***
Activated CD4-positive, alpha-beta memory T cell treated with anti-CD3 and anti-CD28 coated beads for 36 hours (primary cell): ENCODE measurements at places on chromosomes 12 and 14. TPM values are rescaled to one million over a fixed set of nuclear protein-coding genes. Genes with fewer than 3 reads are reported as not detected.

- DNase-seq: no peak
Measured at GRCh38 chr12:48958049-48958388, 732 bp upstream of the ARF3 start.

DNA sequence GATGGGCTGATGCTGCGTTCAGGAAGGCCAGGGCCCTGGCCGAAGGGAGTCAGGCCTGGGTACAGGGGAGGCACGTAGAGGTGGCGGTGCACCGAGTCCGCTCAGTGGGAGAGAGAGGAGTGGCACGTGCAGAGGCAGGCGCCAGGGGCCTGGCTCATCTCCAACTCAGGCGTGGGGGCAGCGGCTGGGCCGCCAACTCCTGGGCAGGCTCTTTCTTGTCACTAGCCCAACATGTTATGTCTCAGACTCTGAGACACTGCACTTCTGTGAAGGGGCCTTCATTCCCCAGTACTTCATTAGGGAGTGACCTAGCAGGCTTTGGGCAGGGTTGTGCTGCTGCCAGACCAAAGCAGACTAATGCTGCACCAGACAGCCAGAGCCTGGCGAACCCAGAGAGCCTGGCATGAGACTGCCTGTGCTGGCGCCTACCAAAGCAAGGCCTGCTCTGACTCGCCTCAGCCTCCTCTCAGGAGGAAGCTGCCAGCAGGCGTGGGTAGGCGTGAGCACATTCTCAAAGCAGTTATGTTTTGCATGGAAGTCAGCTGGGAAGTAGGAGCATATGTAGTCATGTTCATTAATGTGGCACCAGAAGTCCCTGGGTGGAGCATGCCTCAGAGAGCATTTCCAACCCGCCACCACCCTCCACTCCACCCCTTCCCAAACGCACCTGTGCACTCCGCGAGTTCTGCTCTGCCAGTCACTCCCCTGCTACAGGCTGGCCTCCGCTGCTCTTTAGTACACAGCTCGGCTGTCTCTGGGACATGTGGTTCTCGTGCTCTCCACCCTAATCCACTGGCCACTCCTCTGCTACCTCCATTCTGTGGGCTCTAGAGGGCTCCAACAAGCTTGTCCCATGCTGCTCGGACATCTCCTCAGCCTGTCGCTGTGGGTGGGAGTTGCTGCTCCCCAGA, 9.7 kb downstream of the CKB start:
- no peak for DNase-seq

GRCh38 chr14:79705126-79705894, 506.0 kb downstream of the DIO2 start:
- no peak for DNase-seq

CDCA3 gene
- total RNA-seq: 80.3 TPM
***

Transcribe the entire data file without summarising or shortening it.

Activated CD4-positive, alpha-beta memory T cell treated with anti-CD3 and anti-CD28 coated beads for 36 hours (primary cell): ENCODE measurements at places on chromosomes 12 and 14. TPM values are rescaled to one million over a fixed set of nuclear protein-coding genes. Genes with fewer than 3 reads are reported as not detected.

- DNase-seq: no peak
Measured at GRCh38 chr12:48958049-48958388, 732 bp upstream of the ARF3 start.

DNA sequence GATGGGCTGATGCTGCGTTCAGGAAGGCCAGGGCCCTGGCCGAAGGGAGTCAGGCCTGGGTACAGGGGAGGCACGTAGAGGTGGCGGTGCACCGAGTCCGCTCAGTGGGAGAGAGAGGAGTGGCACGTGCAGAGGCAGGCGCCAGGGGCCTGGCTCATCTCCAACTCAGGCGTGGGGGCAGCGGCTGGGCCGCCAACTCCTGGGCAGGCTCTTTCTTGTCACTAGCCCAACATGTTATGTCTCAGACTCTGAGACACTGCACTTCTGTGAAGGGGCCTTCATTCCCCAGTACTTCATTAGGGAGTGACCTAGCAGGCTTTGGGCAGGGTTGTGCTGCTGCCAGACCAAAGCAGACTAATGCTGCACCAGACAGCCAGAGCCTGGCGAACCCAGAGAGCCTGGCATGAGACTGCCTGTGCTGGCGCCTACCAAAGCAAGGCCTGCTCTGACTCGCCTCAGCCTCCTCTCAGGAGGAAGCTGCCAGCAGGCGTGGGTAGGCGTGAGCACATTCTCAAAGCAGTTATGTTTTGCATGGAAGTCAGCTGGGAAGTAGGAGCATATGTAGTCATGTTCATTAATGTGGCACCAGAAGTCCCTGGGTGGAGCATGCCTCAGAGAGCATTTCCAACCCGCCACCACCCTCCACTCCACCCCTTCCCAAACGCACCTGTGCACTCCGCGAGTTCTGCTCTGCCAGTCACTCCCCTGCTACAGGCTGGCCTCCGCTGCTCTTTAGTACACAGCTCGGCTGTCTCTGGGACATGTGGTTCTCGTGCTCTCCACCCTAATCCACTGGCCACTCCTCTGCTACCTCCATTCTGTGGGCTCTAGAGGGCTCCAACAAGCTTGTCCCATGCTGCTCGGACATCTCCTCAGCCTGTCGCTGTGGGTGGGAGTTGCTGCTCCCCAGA, 9.7 kb downstream of the CKB start:
- no peak for DNase-seq

GRCh38 chr14:79705126-79705894, 506.0 kb downstream of the DIO2 start:
- no peak for DNase-seq

CDCA3 gene
- total RNA-seq: 80.3 TPM